Since the hour was late, and we had dinner reservations and tickets to see The Phantom of The Opera that evening, we stashed our stuff and decided to clean up for the evening on the town. As I was sorting through my stuff, I heard my wife say - "Come here, you have to see this". As I walked into the bathroom, I discovered the real world meaning of "vintage" as rusty water flowed out of the faucet. However, rather than panic, we patiently waited for the water to clear up, which, thankfully, it did. As we were getting dressed, I decided to turn the TV on to see if we could get some info on the comings and goings in Chicago Land. There was a slight problem. I quickly discovered the volume knob did not work. And it was very, very loud. When I answered a knock at the door to find a sixteen year old tuba player politely asking me to turn the volume down, I had to explain to him that that was not possible. To be accommodating, I simply turned the violating box off and enjoyed the sounds of tubas, trumpets, clarinets, etc. wafting throughout the hotel. I think the entire band was on our floor. How special.

As we headed out to dinner and a fabulous production of Phantom, the travail of The Blackstone quickly faded. Upon returning after our night on the town, I told my wife I was going downstairs to rustle up a coke. This frozen in time hotel had no vending machines of any kind. However, I was in luck. The "diner" just off the lobby was still open or so I thought. As I walked up to the counter to order a coke, the man behind the counter said they were closed. Rats, I thought! I am really thirsty. Then out of the corner of my eye, I saw a small group of black leather jacket clad guys that could  only be described as Goodfellows. The "made guy" of the group, a Joe Pesci look-a-like, says to the bartender - Yo, Give da man his coke - no chaage! I said thanks, took my free coke and quickly returned to the room with the loud, now silenced TV and squeaky bed and finally fell asleep.

We Gotta Get Out Of This Place, If It's The Last Thing We Ever Do!

I awoke early, found the phone book and began perusing for alternate digs. There it was, glowing on the yellow page. A possible place of refuge. A short cab ride just around the corner - The Hyatt On Printer's Row. I quickly dialed the phone and presto! They did indeed have a room. We packed, checked out and said our goodbyes to The Blackstone  and Mr. Yogi and his minions. As we arrived and checked into our new, well designed and appointed home away for home, I was pleasantly surprised to find a small boutique hotel located in the heart of the big city. This very well detailed hotel did not disappoint and provided us a welcomed change from the previous night's stay at the ancient Blackstone. In the interest of full disclosure, The Hyatt On Printer's Row has since become a Wyndham property and, as such, I cannot vouch for its current status. Although the reviews I have read are quite good. As we enjoyed the rest of our stay in the greatest architectural city in America, Chicago became my favorite American City. We have been back many times to the stomping grounds of some of the world's greatest architects and some of the most stunning buildings in the world. The Art Institute of Chicago is a must see for art lovers and The Auditorium Theatre, the masterpiece designed by Dankmar Adlar and Louis Sullivan, is home to the world renown Joffrey Ballet. And if highbrow is not your cup of tea, check out the comedy troupe Second City. It will bring tears of uncontrollable laughter.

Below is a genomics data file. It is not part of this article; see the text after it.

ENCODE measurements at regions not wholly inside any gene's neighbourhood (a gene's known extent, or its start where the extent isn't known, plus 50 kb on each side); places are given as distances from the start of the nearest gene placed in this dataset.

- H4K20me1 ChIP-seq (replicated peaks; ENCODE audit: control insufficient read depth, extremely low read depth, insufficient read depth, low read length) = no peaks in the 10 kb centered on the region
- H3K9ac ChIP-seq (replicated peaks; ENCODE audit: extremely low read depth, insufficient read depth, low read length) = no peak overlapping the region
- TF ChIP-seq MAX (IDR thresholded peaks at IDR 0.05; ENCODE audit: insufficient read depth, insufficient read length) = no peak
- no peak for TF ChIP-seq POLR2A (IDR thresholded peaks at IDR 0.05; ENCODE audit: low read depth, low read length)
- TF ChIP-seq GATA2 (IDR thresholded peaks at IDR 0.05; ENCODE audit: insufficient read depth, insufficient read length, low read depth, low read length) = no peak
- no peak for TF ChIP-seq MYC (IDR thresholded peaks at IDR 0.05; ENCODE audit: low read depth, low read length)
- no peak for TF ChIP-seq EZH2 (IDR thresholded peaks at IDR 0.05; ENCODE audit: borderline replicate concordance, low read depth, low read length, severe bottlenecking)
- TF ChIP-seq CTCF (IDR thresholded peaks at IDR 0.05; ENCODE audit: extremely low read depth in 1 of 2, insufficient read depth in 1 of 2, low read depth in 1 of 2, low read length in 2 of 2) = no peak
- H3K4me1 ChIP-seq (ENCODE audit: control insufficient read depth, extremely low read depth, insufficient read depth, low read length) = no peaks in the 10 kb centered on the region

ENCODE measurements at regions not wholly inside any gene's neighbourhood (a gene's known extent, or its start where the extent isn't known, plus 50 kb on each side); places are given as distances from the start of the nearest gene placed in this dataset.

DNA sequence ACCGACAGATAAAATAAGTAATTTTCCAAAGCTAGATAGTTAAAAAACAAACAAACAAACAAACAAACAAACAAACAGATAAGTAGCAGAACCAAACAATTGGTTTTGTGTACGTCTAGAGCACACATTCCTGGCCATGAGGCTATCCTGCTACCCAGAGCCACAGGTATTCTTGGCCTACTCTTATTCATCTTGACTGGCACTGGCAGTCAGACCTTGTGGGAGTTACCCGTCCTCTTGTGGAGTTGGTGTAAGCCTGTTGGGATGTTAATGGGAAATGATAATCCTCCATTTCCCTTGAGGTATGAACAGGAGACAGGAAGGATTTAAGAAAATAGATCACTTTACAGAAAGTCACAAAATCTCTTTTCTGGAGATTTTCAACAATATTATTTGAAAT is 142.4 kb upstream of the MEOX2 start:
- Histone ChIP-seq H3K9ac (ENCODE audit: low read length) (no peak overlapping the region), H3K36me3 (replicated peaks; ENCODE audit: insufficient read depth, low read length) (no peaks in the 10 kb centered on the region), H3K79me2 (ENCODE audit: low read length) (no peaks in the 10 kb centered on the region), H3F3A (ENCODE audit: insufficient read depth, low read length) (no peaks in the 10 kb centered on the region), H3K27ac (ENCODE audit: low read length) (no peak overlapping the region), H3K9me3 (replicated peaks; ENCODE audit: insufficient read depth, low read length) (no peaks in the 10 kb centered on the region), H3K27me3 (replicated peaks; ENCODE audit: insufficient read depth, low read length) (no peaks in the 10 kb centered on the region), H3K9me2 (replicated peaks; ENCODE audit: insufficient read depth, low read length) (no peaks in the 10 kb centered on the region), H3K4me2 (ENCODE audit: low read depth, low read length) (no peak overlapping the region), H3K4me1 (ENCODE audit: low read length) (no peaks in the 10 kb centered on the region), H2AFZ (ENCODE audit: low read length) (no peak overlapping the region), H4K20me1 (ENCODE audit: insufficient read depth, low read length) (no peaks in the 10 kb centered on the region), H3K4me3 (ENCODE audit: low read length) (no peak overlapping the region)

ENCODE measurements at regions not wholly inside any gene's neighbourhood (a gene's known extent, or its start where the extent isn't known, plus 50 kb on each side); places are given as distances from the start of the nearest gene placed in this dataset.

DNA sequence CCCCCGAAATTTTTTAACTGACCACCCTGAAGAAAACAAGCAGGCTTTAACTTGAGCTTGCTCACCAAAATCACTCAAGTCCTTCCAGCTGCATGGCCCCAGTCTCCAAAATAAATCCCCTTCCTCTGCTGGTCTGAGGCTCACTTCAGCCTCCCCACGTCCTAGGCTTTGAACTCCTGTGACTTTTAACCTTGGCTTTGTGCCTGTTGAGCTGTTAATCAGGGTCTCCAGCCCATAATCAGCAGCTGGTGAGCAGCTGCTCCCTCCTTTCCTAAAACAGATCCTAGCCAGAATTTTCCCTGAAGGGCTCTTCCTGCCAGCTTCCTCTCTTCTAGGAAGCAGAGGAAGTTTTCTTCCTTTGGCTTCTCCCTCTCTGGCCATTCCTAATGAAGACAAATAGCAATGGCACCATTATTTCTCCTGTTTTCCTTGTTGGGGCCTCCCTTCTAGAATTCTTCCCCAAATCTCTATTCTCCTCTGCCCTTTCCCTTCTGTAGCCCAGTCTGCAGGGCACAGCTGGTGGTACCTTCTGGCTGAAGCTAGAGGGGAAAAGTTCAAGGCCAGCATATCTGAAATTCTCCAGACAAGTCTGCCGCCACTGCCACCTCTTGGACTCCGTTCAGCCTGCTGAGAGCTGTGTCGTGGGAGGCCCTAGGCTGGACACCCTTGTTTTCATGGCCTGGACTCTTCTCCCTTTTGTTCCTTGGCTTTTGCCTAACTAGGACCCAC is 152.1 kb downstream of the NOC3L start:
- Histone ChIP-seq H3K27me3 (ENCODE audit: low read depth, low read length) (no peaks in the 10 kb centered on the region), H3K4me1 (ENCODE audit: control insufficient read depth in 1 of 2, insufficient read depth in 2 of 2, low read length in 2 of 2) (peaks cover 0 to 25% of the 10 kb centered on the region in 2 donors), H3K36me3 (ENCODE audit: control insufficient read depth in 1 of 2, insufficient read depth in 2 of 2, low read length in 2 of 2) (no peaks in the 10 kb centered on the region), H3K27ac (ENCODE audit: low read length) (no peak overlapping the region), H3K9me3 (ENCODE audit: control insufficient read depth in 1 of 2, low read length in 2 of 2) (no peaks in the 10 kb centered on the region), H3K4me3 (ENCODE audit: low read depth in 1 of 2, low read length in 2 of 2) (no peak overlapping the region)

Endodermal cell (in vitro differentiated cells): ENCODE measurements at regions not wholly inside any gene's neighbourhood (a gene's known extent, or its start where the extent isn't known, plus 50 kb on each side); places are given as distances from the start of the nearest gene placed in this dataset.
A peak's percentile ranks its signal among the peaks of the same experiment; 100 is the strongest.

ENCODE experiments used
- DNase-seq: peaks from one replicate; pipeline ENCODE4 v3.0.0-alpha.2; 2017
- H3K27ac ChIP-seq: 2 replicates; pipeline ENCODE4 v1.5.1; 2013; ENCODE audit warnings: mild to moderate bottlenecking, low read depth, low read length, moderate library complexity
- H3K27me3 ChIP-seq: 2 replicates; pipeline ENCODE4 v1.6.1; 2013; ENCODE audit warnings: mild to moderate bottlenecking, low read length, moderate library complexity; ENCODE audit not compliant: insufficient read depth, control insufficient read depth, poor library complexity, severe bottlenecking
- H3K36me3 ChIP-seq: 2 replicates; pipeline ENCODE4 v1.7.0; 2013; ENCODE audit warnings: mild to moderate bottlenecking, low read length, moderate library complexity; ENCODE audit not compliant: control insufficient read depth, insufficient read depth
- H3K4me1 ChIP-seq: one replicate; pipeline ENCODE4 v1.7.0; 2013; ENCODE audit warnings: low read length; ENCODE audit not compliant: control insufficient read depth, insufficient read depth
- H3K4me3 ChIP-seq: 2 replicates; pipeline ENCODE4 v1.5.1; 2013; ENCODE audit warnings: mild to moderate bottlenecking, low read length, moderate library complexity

After three days in the big city at the very cool Hyatt On Printer's Row, we headed back to Florida with great memories we still laugh about today. As my travel companion - Susie, you remember Susie - is fond of saying - "Bad Beginnings, Good Endings". A woman of few, yet wise words, indeed!

Video Artist of The Week - Who better to represent Chicago than the rock band with horns - Chicago. After four decades and numerous personnel changes, this great band is still recording and touring. I wore out Chicago Transit Authority in college.

Travel Quote of The Week - I have struck a city- a real city- and they call it Chicago......I urgently desire never to see it again. It is inhabited by savages.  Rudyard Kipling  - Hmm - Must have stayed at the Blackstone!!

Till Next Time,

D.L. Stafford